The defendant was 15 years old when he held up a market at gunpoint. He was charged in criminal court and ultimately pled guilty to 1 count of robbery and use of a firearm. Under the plea agreement, Thomas would not receive more than 13 years in prison. Thomas claimed that, under Penal Code section 1170.19, the criminal court had discretion to order him commited to the CA Youth Authority (CYA) instead of state prison. The prosecution objected to Thomas' request for a juvenile disposition. Under the language of the statute, such an objection automatically bars the trial court from even considering a juvenile disposition. After 1 trip through the Court of Appeal to the CA S. Ct. and back again, the case was resolved by a unanimous Court today.

After concluding that the prosecutorial consent provision in Pen. Code section 1170.19 is a violation of the separation of powers doctrine of the CA Constitution, the Court turned to the issue of the trial court's discretionary authority to order a juvenile disposition. Writing for the Court, Justice Kennard noted that "resolving this issue requires the interpretation and cross-referencing of five statutes from two different codes." Fun stuff...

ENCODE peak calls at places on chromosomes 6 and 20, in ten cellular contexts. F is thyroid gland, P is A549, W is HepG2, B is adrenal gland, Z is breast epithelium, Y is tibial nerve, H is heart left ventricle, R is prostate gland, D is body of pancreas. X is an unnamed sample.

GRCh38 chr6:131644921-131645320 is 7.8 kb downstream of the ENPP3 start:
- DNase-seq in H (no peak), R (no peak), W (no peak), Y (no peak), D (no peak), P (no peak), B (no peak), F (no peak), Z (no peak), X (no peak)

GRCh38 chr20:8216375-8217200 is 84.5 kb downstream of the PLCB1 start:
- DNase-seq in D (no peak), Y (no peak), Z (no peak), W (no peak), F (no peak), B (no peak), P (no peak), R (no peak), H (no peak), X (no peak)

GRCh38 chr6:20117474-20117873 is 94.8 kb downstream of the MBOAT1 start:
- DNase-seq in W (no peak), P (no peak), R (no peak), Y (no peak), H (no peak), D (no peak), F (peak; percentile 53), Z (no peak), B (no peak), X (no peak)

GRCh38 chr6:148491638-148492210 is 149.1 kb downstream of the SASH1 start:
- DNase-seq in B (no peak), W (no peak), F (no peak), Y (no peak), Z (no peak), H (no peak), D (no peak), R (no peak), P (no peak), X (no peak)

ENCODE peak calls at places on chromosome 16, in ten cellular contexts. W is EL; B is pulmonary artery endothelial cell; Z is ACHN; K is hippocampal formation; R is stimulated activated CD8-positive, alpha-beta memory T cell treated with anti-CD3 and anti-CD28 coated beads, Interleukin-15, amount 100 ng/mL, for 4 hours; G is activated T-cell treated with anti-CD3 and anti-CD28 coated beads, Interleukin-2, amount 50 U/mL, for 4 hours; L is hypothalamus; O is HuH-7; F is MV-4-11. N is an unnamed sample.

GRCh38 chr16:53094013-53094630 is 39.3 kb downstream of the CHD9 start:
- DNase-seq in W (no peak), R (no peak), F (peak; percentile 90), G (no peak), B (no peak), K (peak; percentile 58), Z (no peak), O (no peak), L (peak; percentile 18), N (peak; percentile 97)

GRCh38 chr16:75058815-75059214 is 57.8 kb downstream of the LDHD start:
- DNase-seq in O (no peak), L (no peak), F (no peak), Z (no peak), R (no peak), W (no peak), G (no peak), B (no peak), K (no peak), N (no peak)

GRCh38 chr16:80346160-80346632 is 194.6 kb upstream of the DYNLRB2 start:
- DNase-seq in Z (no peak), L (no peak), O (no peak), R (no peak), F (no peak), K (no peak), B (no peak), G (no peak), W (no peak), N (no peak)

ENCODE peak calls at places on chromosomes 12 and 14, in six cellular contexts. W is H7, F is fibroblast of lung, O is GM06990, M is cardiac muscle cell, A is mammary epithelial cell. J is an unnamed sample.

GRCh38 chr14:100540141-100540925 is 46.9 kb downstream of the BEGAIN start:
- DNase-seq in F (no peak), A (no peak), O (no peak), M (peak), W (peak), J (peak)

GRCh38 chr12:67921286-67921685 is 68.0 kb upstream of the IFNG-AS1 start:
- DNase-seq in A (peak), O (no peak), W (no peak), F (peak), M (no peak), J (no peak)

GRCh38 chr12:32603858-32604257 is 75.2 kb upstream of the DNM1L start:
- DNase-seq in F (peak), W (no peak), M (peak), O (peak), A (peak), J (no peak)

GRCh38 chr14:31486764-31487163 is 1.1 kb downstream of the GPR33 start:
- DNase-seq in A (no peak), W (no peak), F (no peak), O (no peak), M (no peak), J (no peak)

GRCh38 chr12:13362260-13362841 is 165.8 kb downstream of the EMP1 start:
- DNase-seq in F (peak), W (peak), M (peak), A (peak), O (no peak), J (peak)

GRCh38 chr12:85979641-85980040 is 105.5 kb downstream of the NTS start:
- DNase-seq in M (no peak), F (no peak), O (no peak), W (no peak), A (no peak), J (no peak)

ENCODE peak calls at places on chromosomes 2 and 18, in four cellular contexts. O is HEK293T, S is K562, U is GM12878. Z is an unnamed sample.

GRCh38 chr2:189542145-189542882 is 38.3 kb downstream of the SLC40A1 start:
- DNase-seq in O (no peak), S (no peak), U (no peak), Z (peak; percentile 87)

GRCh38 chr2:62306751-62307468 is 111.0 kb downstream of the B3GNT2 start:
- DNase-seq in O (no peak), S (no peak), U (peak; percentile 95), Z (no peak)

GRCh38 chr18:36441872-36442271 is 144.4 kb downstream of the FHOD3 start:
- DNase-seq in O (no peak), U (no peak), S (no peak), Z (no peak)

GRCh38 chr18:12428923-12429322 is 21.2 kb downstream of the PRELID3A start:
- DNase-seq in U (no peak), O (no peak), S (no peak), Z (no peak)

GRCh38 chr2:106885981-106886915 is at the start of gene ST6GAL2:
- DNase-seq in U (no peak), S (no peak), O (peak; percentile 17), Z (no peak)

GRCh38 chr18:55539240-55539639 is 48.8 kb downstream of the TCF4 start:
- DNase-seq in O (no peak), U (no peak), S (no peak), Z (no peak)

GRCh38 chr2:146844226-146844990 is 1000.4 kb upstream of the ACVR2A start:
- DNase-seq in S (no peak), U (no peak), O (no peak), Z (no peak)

Two of these statutes - one enacted by voters as Prop. 21; the other enacted by the Legislature before voters passed Prop. 21, but not taking effect until after Prop. 21 - purport to have almost opposite effects on a trial court's discretion in cases like this. However, the Court sidestepped that messy issue by concluding that the one enacted by the Legislature did not apply here. Thus, the Court held that the trial court was correct when it ruled that it had no authority to commit Thomas to the CYA or to a less restrictive juvenile disposition. In doing so, the Court upheld "the voters' view that . . . [minors who use firearms or commit certain other enumerated crimes] need more restrictive confinement."

The Court's opinion is available here.

Tuesday, April 12, 2005

May oral arguments

The Court has posted this amended schedule for oral arguments May 3-5.

In the coming days I will try to post brief summaries of some of the cases set for argument.